I was looking at my face critically the other day, noting how amazingly aged a couple of hard winters have made me, and I started to stretch my skin smooth, making the face in the mirror look like those bizarre old people, quite common in Florida, who have paid money that might have fed the poor to make themselves look weird. I burst out laughing. And when I laughed all the wrinkles gathered and made my face have far more character than I had when I was young, and was little more than a pretty boy poet.
Call it sour grapes if you will, but I suddenly felt sorry for the young, and glad to be wrinkled. Usually I cut off my beard when the weather warms, and a free scarf is no longer necessary, but this year I may keep my scruff, for a gray beard makes me look even older, and age is no disgrace. It is a badge of honor, given by the Creator. If nothing else, this attitude will save me a lot of money, and my boycott may put plastic surgeons in the position where they will have to save lives rather than egos.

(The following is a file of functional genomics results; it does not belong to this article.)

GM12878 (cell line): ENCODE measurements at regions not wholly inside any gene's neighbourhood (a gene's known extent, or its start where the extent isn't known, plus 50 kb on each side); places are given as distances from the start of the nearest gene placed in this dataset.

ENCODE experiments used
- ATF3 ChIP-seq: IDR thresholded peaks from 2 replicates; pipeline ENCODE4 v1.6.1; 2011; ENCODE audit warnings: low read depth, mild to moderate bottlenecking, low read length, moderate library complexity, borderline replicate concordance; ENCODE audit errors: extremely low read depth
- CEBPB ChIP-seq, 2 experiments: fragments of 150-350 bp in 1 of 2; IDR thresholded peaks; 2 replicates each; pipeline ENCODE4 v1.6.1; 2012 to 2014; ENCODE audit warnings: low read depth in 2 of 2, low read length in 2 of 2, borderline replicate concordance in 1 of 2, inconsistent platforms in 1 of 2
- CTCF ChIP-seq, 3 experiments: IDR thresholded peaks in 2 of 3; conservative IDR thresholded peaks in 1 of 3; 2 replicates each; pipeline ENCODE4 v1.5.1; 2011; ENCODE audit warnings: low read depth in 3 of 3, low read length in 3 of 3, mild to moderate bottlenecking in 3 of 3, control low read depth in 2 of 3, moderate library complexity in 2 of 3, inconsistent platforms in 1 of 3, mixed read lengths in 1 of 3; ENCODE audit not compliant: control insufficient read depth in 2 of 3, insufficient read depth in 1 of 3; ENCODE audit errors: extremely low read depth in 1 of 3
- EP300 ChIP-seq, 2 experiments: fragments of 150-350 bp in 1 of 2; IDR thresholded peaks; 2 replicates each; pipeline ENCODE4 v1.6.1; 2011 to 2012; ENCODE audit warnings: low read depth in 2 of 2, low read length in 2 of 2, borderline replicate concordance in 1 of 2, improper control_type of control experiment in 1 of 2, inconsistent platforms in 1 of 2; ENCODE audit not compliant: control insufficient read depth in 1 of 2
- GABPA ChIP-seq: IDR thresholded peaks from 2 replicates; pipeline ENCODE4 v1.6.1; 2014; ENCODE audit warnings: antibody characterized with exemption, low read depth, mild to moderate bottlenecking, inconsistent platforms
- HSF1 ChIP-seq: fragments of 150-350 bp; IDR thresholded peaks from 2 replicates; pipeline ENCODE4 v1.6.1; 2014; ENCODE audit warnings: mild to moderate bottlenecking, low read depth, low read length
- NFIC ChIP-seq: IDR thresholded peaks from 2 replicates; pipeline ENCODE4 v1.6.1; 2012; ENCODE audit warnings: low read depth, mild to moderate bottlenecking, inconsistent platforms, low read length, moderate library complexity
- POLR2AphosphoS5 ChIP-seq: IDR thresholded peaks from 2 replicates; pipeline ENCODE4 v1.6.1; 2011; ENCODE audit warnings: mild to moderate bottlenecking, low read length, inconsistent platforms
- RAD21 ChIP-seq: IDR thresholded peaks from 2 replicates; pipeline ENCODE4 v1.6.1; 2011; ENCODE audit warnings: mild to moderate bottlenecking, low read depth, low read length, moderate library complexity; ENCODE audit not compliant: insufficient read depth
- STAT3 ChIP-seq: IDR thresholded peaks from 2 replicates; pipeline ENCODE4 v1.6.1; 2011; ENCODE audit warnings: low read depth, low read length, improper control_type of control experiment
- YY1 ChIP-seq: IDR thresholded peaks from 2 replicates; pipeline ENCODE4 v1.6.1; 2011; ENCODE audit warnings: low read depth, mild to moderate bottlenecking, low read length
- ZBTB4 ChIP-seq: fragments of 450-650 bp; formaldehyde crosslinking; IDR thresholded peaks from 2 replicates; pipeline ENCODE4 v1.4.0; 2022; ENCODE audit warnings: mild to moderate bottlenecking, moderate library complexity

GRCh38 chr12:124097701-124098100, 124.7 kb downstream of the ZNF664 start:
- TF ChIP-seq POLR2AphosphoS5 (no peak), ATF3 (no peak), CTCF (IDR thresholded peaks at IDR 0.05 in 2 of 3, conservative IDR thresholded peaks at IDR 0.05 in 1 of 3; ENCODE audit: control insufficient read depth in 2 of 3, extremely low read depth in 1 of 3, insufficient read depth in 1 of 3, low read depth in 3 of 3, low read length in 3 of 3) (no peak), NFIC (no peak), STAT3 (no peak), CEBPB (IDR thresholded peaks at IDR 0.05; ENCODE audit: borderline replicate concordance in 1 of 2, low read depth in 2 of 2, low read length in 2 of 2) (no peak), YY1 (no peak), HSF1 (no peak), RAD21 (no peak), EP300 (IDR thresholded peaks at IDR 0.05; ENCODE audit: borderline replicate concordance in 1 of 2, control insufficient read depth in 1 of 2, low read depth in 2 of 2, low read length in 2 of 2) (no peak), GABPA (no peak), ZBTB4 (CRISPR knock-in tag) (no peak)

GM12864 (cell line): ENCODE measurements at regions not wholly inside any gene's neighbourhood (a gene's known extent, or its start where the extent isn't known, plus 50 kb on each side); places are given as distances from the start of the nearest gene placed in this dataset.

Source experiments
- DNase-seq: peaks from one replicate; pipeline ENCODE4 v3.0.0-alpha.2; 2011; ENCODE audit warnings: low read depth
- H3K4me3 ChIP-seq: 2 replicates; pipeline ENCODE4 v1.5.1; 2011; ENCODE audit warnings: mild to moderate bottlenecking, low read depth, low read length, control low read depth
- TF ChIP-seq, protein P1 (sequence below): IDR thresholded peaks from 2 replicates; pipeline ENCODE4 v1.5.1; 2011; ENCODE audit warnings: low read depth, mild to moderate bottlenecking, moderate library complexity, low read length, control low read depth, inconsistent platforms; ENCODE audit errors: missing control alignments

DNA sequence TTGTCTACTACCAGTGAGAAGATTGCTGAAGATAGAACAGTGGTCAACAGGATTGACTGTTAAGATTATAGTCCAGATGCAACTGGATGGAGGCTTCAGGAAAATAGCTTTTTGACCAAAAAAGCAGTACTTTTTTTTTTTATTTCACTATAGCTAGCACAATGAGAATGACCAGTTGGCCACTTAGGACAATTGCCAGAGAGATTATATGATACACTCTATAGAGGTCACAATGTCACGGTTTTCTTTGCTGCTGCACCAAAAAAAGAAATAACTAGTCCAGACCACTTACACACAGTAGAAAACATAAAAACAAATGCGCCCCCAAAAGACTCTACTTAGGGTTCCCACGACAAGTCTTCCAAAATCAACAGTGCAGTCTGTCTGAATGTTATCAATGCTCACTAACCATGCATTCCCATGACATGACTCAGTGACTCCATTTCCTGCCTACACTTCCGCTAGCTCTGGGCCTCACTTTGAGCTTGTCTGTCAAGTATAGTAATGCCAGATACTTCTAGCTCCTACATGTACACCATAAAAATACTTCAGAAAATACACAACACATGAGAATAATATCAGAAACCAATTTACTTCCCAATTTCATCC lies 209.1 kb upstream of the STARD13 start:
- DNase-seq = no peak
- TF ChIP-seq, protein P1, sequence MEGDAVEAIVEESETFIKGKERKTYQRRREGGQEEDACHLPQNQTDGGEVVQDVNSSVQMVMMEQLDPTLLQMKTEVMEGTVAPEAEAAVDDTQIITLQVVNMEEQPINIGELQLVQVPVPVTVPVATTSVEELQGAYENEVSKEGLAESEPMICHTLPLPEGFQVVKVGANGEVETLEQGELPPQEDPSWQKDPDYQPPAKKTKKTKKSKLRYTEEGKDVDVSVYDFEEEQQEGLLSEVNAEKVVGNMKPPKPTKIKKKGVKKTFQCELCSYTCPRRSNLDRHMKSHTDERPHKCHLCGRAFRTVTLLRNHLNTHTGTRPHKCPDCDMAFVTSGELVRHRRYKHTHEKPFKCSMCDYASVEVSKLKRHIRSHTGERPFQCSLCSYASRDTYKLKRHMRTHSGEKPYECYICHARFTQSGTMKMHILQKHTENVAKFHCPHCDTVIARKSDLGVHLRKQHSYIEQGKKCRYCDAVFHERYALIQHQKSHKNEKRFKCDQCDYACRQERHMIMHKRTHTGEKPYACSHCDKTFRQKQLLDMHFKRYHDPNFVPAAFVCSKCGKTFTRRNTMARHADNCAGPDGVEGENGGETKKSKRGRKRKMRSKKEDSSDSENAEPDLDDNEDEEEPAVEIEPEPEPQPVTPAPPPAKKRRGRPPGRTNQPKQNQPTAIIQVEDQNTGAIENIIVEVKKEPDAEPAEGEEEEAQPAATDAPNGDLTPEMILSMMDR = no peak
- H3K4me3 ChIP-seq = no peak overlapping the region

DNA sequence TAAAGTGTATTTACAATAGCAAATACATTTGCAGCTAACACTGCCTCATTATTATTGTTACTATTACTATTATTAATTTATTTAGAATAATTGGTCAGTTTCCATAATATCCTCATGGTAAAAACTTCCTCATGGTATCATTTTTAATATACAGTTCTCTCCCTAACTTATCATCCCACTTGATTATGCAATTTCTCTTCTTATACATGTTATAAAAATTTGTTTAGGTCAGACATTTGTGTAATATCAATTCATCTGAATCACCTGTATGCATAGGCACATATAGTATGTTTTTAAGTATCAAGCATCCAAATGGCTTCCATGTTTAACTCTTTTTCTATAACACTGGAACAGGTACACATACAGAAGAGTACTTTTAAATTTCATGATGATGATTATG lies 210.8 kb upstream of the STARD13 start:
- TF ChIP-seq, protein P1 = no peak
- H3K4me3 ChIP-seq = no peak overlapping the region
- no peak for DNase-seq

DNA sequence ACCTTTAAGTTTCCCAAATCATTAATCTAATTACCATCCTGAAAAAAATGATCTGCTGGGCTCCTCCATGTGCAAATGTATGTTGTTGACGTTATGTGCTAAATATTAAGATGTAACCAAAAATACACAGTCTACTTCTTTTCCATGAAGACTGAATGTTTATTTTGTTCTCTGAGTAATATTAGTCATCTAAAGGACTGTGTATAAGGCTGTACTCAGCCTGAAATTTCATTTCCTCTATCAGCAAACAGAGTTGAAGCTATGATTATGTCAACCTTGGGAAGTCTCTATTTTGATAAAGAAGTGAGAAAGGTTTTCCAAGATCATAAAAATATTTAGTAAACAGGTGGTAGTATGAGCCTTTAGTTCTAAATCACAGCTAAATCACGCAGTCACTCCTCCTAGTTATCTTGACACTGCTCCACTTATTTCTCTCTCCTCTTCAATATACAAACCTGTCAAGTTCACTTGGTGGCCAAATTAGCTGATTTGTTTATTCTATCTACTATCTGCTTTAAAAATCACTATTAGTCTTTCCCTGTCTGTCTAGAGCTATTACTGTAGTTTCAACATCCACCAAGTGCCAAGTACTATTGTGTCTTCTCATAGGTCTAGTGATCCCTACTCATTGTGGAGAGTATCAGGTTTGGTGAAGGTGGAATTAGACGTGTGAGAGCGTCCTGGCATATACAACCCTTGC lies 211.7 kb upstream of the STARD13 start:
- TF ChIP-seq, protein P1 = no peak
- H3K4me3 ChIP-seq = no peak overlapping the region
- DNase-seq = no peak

One reason my attitude towards wrinkles has changed is due to sitting my granddaughter in my lap, and seeing her attitude toward wrinkles. I gather you have to become older than she is to be scared by age, for she finds wrinkles fascinating, and her observant eyes search my face as her little fingers poke. In a sense she reminds me of a student probing a poem, searching for the meaning in the lines.
Another reason may be that spring is absurdly early this year. I’m not fooled, for I’ve seen many a warm March give way to April snows, but one seed that can be planted as soon as the soil can be worked is peas. Usually we plant them on Patriots Day, April 19, and I’ve often planted them in snow, but this year I thought I’d see if it was possible to kill even a tough plant like peas, by planting them more than a month early, on March 16.